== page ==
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Ernest Gruening, governor of the Alaska Territory from 1939 to 1953 and U.S. senator from the State of Alaska from 1959 to 1969, was born in New York on this day in 1886. A graduate of Harvard Medical School (and a strong supporter of birth control in the early 20th century), he switched careers and became a journalist, editor of the Nation from 1920 to ‘23 and of the New York Post from 1932 to ‘33. Then he switched careers again and became involved in government as a New Deal liberal. As the appointed governor of Alaska for fourteen years, he strongly favored economic development, opposed the racism that confronted native Alaskans, and lobbied for statehood for both Alaska and Hawaii. In the Senate, Gruening joined Wayne Morse of Oregon in opposing the Gulf of Tonkin Resolution, which authorized increased U.S. involvement in the Vietnam War. They were the only two votes in opposition. Today’s Veterans for Peace in south-central Alaska have named their chapter after him.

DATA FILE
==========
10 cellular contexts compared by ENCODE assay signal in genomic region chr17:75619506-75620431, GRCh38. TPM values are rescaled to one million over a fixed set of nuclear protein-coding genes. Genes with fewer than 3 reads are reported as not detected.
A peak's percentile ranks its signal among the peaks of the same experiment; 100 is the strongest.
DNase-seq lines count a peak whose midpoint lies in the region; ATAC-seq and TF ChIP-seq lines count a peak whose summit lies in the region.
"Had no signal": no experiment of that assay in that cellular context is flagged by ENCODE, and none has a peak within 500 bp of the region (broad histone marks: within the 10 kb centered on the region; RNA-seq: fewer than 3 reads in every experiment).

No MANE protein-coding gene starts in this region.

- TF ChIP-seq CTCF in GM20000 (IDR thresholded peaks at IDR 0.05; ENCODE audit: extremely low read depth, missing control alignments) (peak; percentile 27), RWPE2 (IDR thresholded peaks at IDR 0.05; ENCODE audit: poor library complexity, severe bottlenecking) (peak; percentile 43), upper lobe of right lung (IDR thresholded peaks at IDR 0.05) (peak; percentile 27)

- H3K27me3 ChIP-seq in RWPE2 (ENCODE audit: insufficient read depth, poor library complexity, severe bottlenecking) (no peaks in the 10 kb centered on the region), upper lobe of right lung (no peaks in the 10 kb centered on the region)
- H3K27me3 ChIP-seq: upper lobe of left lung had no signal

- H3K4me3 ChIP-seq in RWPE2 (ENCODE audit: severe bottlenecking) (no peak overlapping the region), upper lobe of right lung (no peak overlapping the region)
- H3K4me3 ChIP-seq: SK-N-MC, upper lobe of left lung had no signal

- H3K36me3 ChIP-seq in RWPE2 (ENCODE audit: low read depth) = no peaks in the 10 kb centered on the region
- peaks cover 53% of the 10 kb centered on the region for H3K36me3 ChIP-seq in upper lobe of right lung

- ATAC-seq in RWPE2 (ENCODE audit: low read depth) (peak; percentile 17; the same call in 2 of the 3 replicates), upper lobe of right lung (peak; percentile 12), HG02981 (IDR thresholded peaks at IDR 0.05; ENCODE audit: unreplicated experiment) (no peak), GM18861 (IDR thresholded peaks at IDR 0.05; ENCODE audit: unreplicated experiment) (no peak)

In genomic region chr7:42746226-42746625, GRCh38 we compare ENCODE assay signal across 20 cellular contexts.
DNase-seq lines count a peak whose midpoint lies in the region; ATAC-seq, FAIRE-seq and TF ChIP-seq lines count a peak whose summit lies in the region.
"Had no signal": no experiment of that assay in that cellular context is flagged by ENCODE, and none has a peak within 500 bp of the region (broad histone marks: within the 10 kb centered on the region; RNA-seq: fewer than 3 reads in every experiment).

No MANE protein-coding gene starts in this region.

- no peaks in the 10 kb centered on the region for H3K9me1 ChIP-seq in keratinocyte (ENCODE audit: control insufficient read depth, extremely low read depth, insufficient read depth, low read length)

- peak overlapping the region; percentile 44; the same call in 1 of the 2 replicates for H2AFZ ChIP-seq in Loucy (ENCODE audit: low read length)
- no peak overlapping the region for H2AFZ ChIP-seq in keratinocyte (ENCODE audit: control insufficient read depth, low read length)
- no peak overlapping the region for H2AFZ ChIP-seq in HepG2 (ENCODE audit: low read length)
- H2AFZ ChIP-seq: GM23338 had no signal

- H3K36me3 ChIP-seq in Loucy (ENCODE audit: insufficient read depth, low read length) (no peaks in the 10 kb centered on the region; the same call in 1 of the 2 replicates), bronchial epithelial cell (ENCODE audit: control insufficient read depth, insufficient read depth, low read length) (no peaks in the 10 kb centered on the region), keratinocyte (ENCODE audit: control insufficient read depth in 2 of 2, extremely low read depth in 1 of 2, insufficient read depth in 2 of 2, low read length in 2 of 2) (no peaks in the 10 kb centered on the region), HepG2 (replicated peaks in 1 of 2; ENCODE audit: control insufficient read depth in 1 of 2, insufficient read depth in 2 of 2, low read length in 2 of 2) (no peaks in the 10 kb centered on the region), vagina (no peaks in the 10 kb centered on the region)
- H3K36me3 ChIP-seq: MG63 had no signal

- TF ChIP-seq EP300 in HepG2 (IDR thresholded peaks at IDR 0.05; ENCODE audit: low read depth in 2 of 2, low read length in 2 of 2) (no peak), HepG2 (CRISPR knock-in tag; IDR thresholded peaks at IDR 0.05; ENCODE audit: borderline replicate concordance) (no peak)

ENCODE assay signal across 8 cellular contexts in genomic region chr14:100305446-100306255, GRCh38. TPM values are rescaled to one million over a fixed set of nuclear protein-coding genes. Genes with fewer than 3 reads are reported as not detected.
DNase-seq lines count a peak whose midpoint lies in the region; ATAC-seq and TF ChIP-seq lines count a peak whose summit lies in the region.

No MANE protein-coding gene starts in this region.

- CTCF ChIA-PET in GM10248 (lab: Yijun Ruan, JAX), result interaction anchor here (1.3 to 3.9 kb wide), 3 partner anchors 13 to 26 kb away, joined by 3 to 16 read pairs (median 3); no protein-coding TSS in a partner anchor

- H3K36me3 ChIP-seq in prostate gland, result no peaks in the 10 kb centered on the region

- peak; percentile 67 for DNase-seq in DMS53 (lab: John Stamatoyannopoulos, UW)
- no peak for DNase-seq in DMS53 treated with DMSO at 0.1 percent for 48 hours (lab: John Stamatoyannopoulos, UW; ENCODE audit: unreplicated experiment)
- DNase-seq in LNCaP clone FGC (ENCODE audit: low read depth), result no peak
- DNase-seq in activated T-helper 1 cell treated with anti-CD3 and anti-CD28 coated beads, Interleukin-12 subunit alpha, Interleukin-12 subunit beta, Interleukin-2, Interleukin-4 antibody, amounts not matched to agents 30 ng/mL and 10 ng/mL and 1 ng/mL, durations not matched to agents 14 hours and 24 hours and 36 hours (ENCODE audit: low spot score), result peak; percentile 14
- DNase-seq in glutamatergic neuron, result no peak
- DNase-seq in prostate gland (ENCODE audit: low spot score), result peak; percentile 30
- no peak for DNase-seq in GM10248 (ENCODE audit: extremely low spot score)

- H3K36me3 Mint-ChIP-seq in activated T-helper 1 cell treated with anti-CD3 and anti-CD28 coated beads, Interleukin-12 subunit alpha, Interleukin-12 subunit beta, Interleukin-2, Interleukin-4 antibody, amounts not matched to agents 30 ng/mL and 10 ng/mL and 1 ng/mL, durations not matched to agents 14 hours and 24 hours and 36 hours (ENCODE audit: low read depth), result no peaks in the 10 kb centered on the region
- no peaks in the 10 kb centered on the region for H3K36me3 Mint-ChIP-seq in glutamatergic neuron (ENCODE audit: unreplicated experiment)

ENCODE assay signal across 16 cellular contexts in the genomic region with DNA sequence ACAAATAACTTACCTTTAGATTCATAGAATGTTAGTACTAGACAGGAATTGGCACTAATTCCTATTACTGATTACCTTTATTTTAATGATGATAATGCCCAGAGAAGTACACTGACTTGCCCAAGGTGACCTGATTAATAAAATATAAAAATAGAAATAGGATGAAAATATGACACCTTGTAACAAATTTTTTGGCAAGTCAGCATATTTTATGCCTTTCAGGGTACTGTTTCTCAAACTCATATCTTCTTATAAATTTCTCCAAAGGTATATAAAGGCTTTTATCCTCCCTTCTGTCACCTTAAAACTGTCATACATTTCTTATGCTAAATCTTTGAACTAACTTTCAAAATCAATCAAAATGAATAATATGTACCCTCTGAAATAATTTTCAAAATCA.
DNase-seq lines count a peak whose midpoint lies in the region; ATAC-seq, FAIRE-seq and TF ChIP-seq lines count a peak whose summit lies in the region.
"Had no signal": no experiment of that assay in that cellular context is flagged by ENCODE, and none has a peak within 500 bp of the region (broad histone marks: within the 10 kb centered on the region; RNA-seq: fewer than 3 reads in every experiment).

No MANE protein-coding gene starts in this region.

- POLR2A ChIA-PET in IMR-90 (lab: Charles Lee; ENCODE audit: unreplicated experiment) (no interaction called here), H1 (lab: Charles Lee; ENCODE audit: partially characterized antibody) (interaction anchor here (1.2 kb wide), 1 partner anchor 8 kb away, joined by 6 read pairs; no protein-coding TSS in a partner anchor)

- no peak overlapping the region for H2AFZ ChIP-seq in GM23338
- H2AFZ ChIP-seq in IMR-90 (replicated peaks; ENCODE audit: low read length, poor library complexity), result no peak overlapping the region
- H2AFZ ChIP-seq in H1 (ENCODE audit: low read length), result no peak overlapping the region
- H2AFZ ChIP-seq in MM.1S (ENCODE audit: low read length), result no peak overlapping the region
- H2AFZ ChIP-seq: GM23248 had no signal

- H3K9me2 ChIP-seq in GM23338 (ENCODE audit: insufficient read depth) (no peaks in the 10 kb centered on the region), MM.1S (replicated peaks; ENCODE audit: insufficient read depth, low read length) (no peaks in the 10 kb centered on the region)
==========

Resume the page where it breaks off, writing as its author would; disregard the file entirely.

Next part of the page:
“We now are about to authorize the President . . . [to send] our American boys into combat in a war in which we have no business. which is not our war, into which we have been misguidedly drawn, which is steadily being escalated. This resolution is a further authorization for escalation unlimited. I am opposed to sacrificing a single American boy in this venture. We have lost far too many already. . . .” —Senator Ernest Gruening
Lawrence Bush edited Jewish Currents from 2003 until 2018. He is the author of Bessie: A Novel of Love and Revolution and Waiting for God: The Spiritual Explorations of a Reluctant Atheist, among other books. His new volume of illustrated Torah commentaries, American Torah Toons 2, is scheduled for publication this year.